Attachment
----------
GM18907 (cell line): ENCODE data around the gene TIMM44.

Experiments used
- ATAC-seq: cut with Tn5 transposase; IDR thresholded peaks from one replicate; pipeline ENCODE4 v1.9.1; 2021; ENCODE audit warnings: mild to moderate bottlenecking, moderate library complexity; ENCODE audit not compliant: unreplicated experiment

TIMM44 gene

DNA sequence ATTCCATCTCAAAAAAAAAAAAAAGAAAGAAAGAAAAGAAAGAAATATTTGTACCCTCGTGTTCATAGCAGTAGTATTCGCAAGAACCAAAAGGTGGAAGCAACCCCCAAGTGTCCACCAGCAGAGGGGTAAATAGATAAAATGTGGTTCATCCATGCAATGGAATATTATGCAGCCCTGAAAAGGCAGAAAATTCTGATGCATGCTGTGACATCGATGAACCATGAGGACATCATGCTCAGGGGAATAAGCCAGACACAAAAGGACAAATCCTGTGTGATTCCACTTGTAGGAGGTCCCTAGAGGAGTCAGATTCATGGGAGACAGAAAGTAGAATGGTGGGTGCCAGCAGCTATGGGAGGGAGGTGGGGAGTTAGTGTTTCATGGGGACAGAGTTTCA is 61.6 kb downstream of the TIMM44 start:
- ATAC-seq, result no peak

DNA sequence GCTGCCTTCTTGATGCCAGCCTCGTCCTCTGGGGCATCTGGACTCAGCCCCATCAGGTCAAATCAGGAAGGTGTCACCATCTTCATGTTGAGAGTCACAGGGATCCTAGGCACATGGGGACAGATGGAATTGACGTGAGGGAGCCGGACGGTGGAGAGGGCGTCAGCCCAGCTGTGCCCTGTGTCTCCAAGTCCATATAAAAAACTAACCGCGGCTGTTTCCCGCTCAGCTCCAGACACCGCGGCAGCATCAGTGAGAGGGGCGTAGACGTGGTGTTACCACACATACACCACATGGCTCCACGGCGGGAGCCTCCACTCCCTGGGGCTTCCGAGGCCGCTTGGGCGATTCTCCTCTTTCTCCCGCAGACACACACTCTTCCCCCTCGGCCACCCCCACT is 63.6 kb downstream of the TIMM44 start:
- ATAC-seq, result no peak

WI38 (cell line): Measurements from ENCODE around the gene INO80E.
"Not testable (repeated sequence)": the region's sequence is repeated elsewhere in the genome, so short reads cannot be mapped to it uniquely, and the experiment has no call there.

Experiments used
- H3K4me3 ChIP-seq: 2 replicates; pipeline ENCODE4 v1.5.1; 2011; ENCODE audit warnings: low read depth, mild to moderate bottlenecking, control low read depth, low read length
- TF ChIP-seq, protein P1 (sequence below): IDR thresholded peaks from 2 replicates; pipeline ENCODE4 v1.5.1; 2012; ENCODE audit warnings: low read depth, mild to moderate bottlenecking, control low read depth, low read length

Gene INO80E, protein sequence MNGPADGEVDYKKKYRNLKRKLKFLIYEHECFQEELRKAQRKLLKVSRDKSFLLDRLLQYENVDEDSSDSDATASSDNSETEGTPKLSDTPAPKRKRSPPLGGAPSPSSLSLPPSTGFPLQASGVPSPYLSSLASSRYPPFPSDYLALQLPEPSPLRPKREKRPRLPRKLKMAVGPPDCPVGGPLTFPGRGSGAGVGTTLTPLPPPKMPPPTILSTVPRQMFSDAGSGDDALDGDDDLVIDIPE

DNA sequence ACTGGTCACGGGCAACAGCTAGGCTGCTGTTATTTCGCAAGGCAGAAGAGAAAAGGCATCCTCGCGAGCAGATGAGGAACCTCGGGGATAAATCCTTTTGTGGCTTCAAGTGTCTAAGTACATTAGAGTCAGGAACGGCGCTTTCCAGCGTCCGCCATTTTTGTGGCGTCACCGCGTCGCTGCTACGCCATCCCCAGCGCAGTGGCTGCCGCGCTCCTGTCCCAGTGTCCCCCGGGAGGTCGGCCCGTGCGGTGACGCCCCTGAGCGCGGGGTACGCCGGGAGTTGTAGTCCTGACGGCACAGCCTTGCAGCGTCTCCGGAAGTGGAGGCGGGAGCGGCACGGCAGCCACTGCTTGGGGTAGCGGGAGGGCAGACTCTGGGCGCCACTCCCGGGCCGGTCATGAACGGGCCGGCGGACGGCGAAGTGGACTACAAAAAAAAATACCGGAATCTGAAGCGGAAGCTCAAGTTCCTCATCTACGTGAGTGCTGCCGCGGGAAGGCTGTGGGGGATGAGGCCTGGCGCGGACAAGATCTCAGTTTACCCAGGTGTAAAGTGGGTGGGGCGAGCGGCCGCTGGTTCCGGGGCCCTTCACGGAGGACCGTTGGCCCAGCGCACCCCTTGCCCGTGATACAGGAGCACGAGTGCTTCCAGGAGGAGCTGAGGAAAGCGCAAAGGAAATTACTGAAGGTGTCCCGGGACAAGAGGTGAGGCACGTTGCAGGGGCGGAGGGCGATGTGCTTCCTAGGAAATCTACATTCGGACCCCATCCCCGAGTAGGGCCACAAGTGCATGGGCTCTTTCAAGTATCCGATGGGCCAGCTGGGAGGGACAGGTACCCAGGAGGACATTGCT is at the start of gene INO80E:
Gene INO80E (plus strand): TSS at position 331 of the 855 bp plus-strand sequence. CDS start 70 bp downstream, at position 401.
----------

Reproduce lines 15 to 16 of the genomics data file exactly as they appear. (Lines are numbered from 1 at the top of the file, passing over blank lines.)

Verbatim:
DNA sequence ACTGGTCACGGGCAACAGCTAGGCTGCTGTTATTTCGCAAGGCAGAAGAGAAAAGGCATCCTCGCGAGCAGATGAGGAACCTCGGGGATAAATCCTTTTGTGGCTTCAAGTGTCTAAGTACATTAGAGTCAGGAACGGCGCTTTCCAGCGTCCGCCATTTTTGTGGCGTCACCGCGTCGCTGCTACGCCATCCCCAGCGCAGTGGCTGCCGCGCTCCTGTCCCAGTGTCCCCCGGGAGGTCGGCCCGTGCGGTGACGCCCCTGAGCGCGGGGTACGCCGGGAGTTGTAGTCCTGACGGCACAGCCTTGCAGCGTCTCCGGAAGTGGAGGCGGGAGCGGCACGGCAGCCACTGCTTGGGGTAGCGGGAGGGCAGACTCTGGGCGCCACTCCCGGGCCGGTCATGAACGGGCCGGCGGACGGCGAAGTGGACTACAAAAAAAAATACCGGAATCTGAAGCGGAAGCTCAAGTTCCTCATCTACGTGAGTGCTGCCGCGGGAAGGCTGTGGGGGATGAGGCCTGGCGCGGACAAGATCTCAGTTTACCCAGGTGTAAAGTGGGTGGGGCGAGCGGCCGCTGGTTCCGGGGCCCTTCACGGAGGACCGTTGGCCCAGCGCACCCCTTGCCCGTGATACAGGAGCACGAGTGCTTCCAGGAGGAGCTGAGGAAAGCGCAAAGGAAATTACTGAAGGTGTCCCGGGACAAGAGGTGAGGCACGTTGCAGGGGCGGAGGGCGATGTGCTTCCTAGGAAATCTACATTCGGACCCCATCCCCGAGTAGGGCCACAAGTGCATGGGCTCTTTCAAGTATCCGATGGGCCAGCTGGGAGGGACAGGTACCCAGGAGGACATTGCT is at the start of gene INO80E:
Gene INO80E (plus strand): TSS at position 331 of the 855 bp plus-strand sequence. CDS start 70 bp downstream, at position 401.